Do you constantly gripe about your boss, check Facebook every five minutes, or time in late every single day? These commonplace habits could actually lead to a bad performance review, or in extreme cases, even dismissal. We asked HR manager/consultant Jennifer Joson-Virginio, who's had over 10 years of experience at both IT and publishing companies, to share with us management's top pet peeves that could put your job at risk.
Bad habit #1: Procrastination. In the workplace, this "bahala na/mañana (tomorrow) attitude" translates to disrespect for other people's time. Virginio says this includes, "Missing out on or being late for meetings, deadlines, reports, and dishonoring a previous agreement." Don't forget that you are part of a team, and your tardiness may affect productivity. And your job could really be on the line when a late or slapdash presentation costs the company a big client.
Remedy: Do whatever you can to get to work on time—go to bed early, prepare your outfit the night before, and don't forget to set your alarm. (Tip: The MMDA app for real time traffic updates is really useful.) Be aware of the scope and deadlines for every task/project, and work it into your schedule. Learn how to manage your time wisely and don't put off tasks you can accomplish.
Bad habit #2: Gossiping. It starts off innocently enough—people hanging around the water cooler venting about a co-worker or a boss. "But," says Virginio, "there's a very fine line between storytelling and rumor mongering, or when innocent chitchat turns into character assassination." Everybody does it anyway, right? So you rant about your boss, the cause of your misery. Or perhaps you sour grape over your co-worker's raise, and in true crab mentality fashion, nitpick, speculate, or even embellish to make the gossip session-turned-lynch mob more interesting.
Virginio says, "Talking about the boss, talking to the boss about others, talking to peers about others, posting rants, complaints, and blind items on social media, definitely fall under rumor mongering." And just because the subject of your ire isn't your Facebook friend, that doesn't guarantee that they won't see your posts!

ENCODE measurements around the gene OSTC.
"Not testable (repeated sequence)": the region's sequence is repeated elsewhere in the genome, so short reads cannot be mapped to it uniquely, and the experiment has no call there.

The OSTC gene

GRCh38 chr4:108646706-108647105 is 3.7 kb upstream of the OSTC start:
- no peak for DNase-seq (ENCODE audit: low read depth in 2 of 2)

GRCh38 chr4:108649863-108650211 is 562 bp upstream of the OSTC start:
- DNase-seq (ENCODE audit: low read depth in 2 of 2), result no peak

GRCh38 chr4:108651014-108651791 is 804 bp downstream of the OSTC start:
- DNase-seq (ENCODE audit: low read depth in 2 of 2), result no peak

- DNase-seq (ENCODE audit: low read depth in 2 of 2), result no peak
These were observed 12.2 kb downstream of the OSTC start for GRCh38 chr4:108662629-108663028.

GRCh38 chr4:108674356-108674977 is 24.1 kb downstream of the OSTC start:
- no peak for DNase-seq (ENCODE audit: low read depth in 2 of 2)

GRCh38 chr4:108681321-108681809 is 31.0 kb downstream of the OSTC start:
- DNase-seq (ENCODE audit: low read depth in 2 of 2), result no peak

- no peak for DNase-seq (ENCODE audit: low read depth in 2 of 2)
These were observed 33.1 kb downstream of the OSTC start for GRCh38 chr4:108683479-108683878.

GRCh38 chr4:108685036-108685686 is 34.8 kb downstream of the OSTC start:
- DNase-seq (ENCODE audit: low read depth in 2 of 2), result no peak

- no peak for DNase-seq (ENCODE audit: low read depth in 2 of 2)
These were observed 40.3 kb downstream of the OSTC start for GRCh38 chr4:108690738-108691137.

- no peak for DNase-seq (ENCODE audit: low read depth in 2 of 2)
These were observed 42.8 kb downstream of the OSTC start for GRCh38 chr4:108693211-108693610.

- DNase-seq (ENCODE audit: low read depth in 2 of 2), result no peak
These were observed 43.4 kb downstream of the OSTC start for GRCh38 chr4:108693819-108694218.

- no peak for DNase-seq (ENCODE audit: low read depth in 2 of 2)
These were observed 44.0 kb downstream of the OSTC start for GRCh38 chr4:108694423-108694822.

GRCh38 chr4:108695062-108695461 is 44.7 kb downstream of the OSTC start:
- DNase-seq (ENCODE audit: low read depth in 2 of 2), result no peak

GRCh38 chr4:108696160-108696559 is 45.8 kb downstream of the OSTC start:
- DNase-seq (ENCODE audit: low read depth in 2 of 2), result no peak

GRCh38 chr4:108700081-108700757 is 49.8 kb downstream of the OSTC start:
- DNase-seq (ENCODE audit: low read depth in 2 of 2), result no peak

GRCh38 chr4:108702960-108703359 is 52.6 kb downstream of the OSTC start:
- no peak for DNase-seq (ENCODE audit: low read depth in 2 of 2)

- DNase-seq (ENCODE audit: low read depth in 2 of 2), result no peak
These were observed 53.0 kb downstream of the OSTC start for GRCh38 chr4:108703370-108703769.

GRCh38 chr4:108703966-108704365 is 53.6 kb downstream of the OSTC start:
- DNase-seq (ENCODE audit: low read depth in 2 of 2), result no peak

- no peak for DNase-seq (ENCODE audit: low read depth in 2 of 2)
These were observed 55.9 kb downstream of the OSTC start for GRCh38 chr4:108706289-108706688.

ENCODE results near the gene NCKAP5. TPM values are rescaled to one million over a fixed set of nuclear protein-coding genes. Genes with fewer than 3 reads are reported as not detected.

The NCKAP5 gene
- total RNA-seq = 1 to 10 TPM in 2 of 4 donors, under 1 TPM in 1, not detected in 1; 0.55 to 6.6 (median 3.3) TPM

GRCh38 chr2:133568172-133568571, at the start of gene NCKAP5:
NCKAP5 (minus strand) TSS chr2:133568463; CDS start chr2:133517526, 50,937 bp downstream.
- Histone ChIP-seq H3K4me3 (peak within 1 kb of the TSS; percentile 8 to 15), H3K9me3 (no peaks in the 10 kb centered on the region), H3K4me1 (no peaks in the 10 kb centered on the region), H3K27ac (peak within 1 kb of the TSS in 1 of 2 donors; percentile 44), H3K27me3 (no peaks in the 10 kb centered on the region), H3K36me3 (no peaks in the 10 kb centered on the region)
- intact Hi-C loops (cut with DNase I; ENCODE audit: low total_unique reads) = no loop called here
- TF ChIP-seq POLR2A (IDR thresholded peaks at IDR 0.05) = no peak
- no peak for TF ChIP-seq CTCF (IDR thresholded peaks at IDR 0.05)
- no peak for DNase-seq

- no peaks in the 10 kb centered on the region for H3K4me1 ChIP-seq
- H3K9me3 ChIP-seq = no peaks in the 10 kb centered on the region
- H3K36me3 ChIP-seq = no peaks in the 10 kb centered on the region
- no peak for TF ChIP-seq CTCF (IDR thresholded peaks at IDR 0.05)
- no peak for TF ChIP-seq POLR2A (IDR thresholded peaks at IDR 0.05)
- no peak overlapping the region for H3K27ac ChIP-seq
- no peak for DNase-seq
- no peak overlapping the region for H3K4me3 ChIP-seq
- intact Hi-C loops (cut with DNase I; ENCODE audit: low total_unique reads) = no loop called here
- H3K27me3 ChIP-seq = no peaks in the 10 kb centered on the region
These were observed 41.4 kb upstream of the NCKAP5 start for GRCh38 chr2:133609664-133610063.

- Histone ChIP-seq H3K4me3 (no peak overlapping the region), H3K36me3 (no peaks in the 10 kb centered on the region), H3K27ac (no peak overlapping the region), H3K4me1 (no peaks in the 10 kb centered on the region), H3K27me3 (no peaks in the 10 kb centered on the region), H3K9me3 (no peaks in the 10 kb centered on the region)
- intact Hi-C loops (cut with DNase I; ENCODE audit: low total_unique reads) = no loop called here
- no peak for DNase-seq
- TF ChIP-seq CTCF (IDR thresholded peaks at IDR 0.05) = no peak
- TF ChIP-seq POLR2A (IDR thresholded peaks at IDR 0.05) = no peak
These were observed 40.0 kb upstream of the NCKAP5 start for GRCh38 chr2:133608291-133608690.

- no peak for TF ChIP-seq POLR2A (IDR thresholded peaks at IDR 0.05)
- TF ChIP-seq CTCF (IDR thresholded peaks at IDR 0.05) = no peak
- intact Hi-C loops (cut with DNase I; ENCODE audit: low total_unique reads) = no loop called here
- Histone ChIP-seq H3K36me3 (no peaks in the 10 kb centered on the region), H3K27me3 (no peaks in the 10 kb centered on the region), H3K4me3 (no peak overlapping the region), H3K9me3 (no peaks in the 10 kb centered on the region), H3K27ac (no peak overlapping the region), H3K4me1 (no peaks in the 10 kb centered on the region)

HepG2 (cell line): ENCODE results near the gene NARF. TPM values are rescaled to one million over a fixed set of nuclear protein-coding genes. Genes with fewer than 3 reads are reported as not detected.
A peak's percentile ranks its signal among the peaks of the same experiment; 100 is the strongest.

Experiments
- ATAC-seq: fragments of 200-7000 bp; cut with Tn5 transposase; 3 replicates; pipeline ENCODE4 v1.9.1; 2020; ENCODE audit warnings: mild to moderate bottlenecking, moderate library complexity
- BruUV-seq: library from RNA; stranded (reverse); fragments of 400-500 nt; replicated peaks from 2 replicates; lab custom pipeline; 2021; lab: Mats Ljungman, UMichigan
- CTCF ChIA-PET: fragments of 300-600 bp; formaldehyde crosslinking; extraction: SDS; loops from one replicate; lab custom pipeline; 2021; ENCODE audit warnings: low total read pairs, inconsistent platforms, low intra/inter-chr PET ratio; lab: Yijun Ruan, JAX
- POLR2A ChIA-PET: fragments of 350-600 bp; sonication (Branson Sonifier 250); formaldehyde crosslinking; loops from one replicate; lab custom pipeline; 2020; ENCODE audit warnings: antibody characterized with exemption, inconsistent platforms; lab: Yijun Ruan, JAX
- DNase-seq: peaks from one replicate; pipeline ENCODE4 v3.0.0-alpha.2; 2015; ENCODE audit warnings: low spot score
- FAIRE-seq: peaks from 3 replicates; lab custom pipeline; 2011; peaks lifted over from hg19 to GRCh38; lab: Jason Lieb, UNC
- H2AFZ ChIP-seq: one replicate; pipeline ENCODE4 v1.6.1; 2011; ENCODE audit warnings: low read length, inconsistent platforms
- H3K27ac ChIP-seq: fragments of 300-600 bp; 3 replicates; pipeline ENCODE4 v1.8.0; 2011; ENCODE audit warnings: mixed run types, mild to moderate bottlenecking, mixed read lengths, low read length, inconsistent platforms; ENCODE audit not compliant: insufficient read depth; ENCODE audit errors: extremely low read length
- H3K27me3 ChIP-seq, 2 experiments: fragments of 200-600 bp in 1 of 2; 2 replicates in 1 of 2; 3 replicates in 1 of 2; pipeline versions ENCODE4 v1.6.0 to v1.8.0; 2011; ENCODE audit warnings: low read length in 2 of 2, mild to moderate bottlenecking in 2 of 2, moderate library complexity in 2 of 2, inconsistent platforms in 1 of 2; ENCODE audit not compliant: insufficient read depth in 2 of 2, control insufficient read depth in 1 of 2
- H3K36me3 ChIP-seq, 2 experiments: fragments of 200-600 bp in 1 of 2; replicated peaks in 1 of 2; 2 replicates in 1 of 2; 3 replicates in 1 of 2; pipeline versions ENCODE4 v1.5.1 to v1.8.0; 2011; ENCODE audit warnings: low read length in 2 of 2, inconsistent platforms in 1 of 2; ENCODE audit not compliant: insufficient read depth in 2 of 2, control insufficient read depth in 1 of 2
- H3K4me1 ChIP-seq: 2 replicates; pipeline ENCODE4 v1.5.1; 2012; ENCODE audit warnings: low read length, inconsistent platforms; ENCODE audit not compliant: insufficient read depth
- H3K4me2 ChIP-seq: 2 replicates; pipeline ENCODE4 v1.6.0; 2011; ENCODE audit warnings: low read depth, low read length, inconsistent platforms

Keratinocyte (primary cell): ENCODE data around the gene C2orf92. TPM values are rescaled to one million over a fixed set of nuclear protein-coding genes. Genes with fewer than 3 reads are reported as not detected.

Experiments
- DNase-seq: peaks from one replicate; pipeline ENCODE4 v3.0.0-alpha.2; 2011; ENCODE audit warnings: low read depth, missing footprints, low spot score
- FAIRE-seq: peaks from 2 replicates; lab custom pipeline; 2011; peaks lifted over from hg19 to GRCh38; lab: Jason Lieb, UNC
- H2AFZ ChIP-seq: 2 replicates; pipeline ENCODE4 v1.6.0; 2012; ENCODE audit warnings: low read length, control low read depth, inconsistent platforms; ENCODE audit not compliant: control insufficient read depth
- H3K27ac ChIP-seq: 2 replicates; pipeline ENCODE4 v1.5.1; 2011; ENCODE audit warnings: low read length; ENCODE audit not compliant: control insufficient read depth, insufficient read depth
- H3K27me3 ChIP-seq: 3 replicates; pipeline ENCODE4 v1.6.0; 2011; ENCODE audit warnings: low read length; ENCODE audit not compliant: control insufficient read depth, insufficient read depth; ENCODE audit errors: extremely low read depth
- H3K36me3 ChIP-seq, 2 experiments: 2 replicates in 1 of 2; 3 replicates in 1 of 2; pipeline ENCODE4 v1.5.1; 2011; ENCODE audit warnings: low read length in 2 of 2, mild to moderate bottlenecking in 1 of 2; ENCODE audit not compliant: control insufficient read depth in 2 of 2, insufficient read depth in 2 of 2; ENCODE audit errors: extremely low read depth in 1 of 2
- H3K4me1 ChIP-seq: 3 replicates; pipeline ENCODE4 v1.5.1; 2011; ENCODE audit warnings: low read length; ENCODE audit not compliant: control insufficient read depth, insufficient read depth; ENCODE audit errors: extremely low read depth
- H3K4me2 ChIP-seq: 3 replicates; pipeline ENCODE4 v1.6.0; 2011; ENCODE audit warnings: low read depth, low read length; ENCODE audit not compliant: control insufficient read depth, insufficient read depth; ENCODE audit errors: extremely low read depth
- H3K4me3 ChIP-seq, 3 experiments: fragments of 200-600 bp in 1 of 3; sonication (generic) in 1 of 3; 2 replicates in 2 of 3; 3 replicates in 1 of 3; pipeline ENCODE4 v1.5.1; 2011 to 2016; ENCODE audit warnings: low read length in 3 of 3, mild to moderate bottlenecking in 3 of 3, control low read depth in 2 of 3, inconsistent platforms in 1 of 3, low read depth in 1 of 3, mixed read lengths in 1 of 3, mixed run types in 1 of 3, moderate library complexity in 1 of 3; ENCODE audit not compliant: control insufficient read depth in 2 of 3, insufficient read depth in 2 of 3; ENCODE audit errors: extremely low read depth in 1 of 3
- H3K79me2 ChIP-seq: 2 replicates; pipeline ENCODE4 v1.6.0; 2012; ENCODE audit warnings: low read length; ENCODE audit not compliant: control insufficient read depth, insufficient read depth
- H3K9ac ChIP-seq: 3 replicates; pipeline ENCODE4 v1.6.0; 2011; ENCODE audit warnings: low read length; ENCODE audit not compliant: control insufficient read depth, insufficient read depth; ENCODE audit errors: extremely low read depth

Remedy: Remember that rule you learned in kindergarten? If you don't have anything nice to say, don't say anything at all. If you must talk about someone, stick to the facts—never make up stories, embellish the truth, or defame someone's character or work ethic to make yourself look good. And as for social media, remember, nothing is truly private in cyberspace.
Bad habit #3: Politicking. Virginio explains: "This means making a stand because this is what YOU believe is true and right." You may wonder how such a seemingly noble trait can get you in trouble, but it can be counterproductive when you're constantly at odds with management or stubbornly refuse to accept new ways of doing things. Yes, fight for what you believe in; but when you poison the staff against management and breed contempt instead of genuinely trying to find solutions, then you yourself become a problem that they will want to remove.
Remedy: When we come across things that we find wrong or unjust in the workplace, we must air our concerns in the proper forums, and try to suggest effective solutions instead of simply lambasting the system. The common goal of both staff and management is to have a harmonious working relationship; that means putting aside pride to see the other point of view. Says Virginio, a boss's pet peeve is "when you speak more than you listen. It should be directly proportional, with listening being a prerequisite to speaking."
Bad habit #4: Lying, Cheating, Stealing. From the little white lies you tell your boss about being sick (only for him to discover incriminating blow-by-blow accounts of your Boracay fun all over Twitter), to taking the credit for someone else's work, to falsifying documents or accepting kickbacks, every little fake thing you do can potentially cost you your job. Says Virginio, "No matter how small the lie/excuse/item/amount, it can lead to permanent loss of trust and confidence."
Remedy: Be honest, trustworthy and full of integrity. Lies can damage your image and reliability, but unscrupulous behavior (plagiarism, theft) is downright unforgivable and cause for termination.
Bad habit #5: Being unprofessional. There's nothing wrong with making the workplace fun, but take care not to be wildly inappropriate. Prime examples: Talking too much/talking too loudly/being disruptive during work, making lewd comments bordering on sexual harassment, and repeatedly disregarding the dress code or office etiquette. More unprofessional behavior includes being inconsiderate, unleashing your mood swings on co-workers, treating interns shabbily, or simply being a sourpuss and infecting everyone with your negative vibes.
Just remember: when it's downsizing-time and everyone on staff is equally skilled, it's the employee with an attitude problem that will be first on the chopping block.
Remedy: You're not in school anymore where detention or demerits were the only penalty; this time, inappropriate behavior goes into your professional record. To advance your career, it's important to have a professional attitude to match a great skill set. What's the first step to breaking a bad habit? Jen advises, "Believe in yourself but be humble enough to accept your mistakes and weaknesses, and listen to feedback with the genuine intention to improve oneself—everything becomes constructive after that."
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